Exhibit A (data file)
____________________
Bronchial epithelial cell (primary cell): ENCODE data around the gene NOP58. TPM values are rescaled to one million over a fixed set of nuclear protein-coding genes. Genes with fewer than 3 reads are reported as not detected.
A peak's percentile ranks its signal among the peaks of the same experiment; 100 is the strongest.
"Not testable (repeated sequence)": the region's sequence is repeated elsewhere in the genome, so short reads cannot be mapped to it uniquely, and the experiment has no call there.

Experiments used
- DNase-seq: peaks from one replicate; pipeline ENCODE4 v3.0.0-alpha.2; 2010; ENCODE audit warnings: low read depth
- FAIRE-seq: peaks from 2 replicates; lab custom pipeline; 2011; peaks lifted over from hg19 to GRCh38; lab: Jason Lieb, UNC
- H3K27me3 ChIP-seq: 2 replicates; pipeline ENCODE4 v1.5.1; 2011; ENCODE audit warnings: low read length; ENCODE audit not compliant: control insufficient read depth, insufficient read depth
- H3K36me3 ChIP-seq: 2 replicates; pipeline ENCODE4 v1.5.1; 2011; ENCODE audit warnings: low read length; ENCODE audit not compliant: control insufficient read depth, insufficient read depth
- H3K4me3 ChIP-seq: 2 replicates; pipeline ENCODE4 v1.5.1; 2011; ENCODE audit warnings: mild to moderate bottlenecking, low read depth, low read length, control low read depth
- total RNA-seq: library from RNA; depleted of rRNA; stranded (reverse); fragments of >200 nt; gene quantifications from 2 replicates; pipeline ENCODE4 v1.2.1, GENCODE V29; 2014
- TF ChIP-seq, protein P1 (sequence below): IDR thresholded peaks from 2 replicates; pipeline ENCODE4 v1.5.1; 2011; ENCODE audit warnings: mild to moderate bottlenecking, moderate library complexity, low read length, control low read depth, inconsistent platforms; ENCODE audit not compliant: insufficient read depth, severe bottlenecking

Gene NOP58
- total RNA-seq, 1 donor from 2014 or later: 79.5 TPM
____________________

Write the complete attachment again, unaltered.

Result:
Bronchial epithelial cell (primary cell): ENCODE data around the gene NOP58. TPM values are rescaled to one million over a fixed set of nuclear protein-coding genes. Genes with fewer than 3 reads are reported as not detected.
A peak's percentile ranks its signal among the peaks of the same experiment; 100 is the strongest.
"Not testable (repeated sequence)": the region's sequence is repeated elsewhere in the genome, so short reads cannot be mapped to it uniquely, and the experiment has no call there.

Experiments used
- DNase-seq: peaks from one replicate; pipeline ENCODE4 v3.0.0-alpha.2; 2010; ENCODE audit warnings: low read depth
- FAIRE-seq: peaks from 2 replicates; lab custom pipeline; 2011; peaks lifted over from hg19 to GRCh38; lab: Jason Lieb, UNC
- H3K27me3 ChIP-seq: 2 replicates; pipeline ENCODE4 v1.5.1; 2011; ENCODE audit warnings: low read length; ENCODE audit not compliant: control insufficient read depth, insufficient read depth
- H3K36me3 ChIP-seq: 2 replicates; pipeline ENCODE4 v1.5.1; 2011; ENCODE audit warnings: low read length; ENCODE audit not compliant: control insufficient read depth, insufficient read depth
- H3K4me3 ChIP-seq: 2 replicates; pipeline ENCODE4 v1.5.1; 2011; ENCODE audit warnings: mild to moderate bottlenecking, low read depth, low read length, control low read depth
- total RNA-seq: library from RNA; depleted of rRNA; stranded (reverse); fragments of >200 nt; gene quantifications from 2 replicates; pipeline ENCODE4 v1.2.1, GENCODE V29; 2014
- TF ChIP-seq, protein P1 (sequence below): IDR thresholded peaks from 2 replicates; pipeline ENCODE4 v1.5.1; 2011; ENCODE audit warnings: mild to moderate bottlenecking, moderate library complexity, low read length, control low read depth, inconsistent platforms; ENCODE audit not compliant: insufficient read depth, severe bottlenecking

Gene NOP58
- total RNA-seq, 1 donor from 2014 or later: 79.5 TPM